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article imageOp-Ed: Agriculture has become China's biggest polluter

By Karen Graham     Apr 17, 2015 in Environment
China's vice-minister of Agriculture Zhang Taolin said on Friday that agriculture has overtaken industry as the biggest non-point polluter in the country. Zhang said soil and water pollution hazards have increased the need for the safety of food crops.
Zhang pointed to two problems facing the country regarding the degree of pollution being seen. One is the decline in quality of arable farmland, and two, the continuing excessive use of fertilizers and pesticides. There has also been mismanagement of agricultural wastes, including animal dung, he said.
Does this mean there is going to be sweeping changes in how agricultural pollution is managed? I say this because what Zhang is reportedly saying is really nothing new to the world. China's pollution problem has been an ongoing anchor around the neck of the country's progress in becoming a world leader for decades.
Dependency on large-scale agribusiness farming
In March of this year, as reported in the China Digital Times, Michael Meyer, author of β€œIn Manchuria: A Village Called Wasteland and the Transformation of Rural China,” talked with the Los Angeles Times about China's shift from collective farming to industrial-sized agribusiness.
Meyer points out that one-fifth of the world's population feeds off of one-twelfth of the world's arable land. The government in Beijing has set aside 300 million acres as that portion of the arable land needed to feed its people and ensure food security. But based of a Digital Journal account published on April, 2014, 66 million acres of that land is laced with toxic chemicals.
Agriculture methods are the biggest problem
For the past couple years, everything from smoking bacon outdoors, and the burning of forests in South East Asia to industry and too many automobiles has been blamed as the "main source" of pollution in China. Meanwhile, the country's agricultural land has been polluted and contaminated, and the world has known about it for years.
In 2010, China reported that farmer's fields were a bigger source of pollution than factory effluents, as reported in The Guardian. Government officials at that time said a two-year study involving 570,000 people made them decide a "partial realignment of environmental policy" was in order, inclusive of everything from smokestacks to chicken coops.
According to the study, (which, by the way, was refuted by the ministry of agriculture), agriculture was responsible for 43.7 percent of the nation's chemical oxygen demand. (This is the main measure of organic compounds in water), 67 percent of phosphorus and 57 percent of nitrogen discharges.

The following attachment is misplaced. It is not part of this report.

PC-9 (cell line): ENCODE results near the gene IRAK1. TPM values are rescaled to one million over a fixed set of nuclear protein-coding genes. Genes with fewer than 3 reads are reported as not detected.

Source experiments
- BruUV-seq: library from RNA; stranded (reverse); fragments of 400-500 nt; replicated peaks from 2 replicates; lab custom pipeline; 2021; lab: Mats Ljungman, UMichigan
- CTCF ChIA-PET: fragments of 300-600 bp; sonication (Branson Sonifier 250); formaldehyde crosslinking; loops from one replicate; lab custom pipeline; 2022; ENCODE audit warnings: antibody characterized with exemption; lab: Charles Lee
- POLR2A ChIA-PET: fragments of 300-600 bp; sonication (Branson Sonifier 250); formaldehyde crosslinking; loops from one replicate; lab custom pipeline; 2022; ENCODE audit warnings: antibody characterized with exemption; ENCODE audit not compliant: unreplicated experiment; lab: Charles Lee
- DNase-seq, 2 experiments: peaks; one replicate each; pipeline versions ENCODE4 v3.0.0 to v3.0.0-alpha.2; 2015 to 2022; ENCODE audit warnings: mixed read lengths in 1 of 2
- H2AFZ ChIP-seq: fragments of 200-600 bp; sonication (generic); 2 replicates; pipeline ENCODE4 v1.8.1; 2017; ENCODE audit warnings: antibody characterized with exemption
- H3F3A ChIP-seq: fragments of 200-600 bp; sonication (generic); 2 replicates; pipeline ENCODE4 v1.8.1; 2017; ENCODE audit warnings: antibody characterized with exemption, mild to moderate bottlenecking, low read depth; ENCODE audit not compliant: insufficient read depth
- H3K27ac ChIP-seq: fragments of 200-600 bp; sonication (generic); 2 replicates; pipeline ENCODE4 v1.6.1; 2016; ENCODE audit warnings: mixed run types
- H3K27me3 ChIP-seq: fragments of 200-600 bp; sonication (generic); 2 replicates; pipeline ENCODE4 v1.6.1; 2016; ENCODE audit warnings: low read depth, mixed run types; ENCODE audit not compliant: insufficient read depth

The minister of agriculture, Wang Yangliang, ended up recognizing the numbers were due to the increasing use of intensive agriculture methods, and had to admit to the possibility of improper uses at times.
"Fertilizers and pesticides have played an important role in enhancing productivity but in certain areas improper use has had a grave impact on the environment," he said. "The fast development of livestock breeding and aquaculture has produced a lot of food but they are also major sources of pollution in our lives."
Still no curbs on excessive use of fertilizers and pesticides
Today, China is the world's biggest producer of watermelons, apples, strawberries and a number of other vegetables. The country is also a heavy consumer of fertilizers, responsible for using one-third of the world's total. The excessive use of fertilizers and pesticides has led to a myriad of other problems.
"Agricultural non-point source pollution is worsening, exacerbating the risk of soil and water pollution," said the agriculture ministry in a statement. Besides water pollution, there is soil pollution with heavy metals, and pesticide contamination on food crops that threaten the health of humans and animals, as well as agricultural productivity.
Zhang says pesticide consumption can be cut back 30,000 tons to just 300,000 tons annually. Chemical fertilizer use has increased 5.2 percent a year, with growers using 805 pounds per 2.5 acres of vegetables. The World Health Organization (WHO) showed that in the U.S., growers used 289 pounds for the same amount of land, and in Spain, growers used 274 pounds.
Whether of not Zhang can facilitate a change in agricultural practices remains to be seen. It has been five years since a "partial realignment of environmental policy" was said to be needed. The past five years have shown no improvement.
This opinion article was written by an independent writer. The opinions and views expressed herein are those of the author and are not necessarily intended to reflect those of
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